Three Things You Should Never Do Before Bringing Your Wedding Gown To The Dry Cleaner

Whether you purchased a wedding gown or are wearing a family heirloom, you've probably considered preserving it for your daughter, niece or other family member. A dry cleaner can help you preserve a wedding gown so that many future generations can use it, but there are some types of damage they can't undo. Gowns require special handing and care. After the ceremony and before you get it to the dry cleaner, there are three things you should never do to a wedding gown.

1. Don't cover it in dry cleaning plastic or use a plastic garment bag.

Even though the plastic garment covers supplied by dry cleaners are meant to protect clothes, they aren't intended for fragile garments like wedding gowns. Furthermore, these covers are only meant to protect a garment from dust or raindrops while transporting the garment from the cleaner to your home.

Plastic covers and bags actually create unhealthy environments for both synthetic and natural fibers and are especially damaging to garments that have not yet been cleaned.  They keep air from circulating, and they trap moisture as well as vapors produced by the breakdown of synthetic fibers. If the gown hasn't been cleaned, mildew can form on the moisture from perspiration, stains and spills and cause permanent staining.

2. Don't try to "protect" it with makeshift materials or containers.

You might think that you're protecting your gown by placing it in a plastic storage tote or a black plastic garbage bag, but these containers can harm your gown. Garbage bags can shed minute plastic particles and transfer color to the gown. Plastic storage totes are too airtight and won't allow the gown to breathe.

Also avoid placing the gown in tissue paper, bed sheets and cardboard or wooden boxes. Most of these materials are acidic and can damage or discolor the gown. Organic materials like cotton sheets, cardboard and wood can leach acid, deposit stains and turn white wedding gowns yellow. Colored materials such as fabric or paper can also transfer dye to the gown unless they are acid-free and designed for archival storage. Keep gowns away from metal and wood objects, including wooden hangers, shelves and drawers. Store and transport the gown in the box that it came in.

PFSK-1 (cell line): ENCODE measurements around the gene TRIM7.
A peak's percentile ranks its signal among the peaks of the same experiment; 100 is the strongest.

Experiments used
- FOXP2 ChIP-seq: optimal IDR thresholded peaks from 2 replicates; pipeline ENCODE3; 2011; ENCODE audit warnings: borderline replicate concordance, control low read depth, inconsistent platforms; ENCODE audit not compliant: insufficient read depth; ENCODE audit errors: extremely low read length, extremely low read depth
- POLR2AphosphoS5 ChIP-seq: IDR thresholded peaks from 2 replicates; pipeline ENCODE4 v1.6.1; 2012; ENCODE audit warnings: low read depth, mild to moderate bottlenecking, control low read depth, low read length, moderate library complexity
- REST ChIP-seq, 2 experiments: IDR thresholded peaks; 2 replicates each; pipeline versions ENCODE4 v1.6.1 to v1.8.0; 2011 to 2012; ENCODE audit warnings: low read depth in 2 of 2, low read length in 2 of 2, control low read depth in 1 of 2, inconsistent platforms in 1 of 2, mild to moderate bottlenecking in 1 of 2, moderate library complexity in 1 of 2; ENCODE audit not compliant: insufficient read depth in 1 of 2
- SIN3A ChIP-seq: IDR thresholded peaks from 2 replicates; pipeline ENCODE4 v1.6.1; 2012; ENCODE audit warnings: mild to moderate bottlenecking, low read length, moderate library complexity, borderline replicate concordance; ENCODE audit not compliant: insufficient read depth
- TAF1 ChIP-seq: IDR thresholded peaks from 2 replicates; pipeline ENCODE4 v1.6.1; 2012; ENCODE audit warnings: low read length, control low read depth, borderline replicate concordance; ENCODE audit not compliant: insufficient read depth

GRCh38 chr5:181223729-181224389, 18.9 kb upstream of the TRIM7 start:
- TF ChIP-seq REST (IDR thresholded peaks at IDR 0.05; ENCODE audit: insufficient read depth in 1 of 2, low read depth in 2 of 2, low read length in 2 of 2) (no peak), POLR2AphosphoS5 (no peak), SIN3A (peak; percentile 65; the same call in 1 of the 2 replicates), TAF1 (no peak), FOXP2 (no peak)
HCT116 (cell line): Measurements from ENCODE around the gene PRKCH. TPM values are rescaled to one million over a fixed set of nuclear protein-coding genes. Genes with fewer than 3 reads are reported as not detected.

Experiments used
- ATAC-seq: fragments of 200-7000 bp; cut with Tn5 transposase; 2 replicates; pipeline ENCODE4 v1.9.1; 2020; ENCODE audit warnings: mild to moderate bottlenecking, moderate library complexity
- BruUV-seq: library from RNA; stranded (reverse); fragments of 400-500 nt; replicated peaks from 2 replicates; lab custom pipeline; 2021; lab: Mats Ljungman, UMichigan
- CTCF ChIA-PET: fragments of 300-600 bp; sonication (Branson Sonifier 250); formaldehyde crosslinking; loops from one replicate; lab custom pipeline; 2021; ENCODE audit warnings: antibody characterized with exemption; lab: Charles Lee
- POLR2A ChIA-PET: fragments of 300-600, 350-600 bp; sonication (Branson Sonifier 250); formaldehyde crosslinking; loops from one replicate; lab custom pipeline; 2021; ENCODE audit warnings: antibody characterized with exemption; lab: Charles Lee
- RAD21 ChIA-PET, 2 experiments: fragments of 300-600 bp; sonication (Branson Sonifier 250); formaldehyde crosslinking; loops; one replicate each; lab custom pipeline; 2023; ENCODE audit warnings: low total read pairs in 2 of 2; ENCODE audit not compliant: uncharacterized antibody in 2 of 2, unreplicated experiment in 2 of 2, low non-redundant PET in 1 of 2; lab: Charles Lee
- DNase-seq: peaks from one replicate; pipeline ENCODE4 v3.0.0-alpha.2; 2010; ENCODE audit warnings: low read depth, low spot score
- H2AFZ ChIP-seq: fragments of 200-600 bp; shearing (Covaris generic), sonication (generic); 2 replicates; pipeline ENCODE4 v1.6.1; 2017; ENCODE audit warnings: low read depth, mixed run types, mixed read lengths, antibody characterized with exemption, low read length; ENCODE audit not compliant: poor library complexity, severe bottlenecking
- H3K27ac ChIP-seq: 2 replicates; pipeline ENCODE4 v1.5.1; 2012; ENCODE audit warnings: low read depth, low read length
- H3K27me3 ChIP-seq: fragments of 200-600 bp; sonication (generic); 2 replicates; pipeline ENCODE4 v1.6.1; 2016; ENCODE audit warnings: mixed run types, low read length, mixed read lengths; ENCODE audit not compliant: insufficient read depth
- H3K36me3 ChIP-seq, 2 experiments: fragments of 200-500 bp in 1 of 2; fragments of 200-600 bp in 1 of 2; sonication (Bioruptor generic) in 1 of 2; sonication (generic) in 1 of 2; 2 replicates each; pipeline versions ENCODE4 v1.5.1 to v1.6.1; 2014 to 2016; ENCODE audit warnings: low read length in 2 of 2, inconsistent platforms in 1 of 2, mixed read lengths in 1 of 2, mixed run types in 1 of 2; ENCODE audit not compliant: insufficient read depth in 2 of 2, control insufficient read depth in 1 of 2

3. Don't attempt to clean it.

If you get a stain on your gown, don't try to remove it. Most home stain removal methods can spread the offending substance or set stains permanently. For instance, warm water can set organic stains such as blood or grass. Blotting or rubbing oily stains like lipstick or grease can spread the stain and grind it deeper into the fabric. Even though your instinct might be to try to lessen the stain, it's best to leave it alone and let the professionals treat it properly.

If you've decided to preserve and pass on your wedding gown instead of doing a "trash the dress" photo shoot, you need to care for it properly until you get it to the dry cleaner. Don't wait to have it cleaned and preserved. Stains, dirt, oils from your skin, perfumes, light and improper storage materials can all damage and degrade your gown. Damage and discoloration will get worse with time, so make an appointment for your wedding dress cleaning as soon as possible. The future brides in your family will appreciate the care and proper handling and investment in fine dry cleaning. For more information, talk with Dry Cleaner's in Calgary.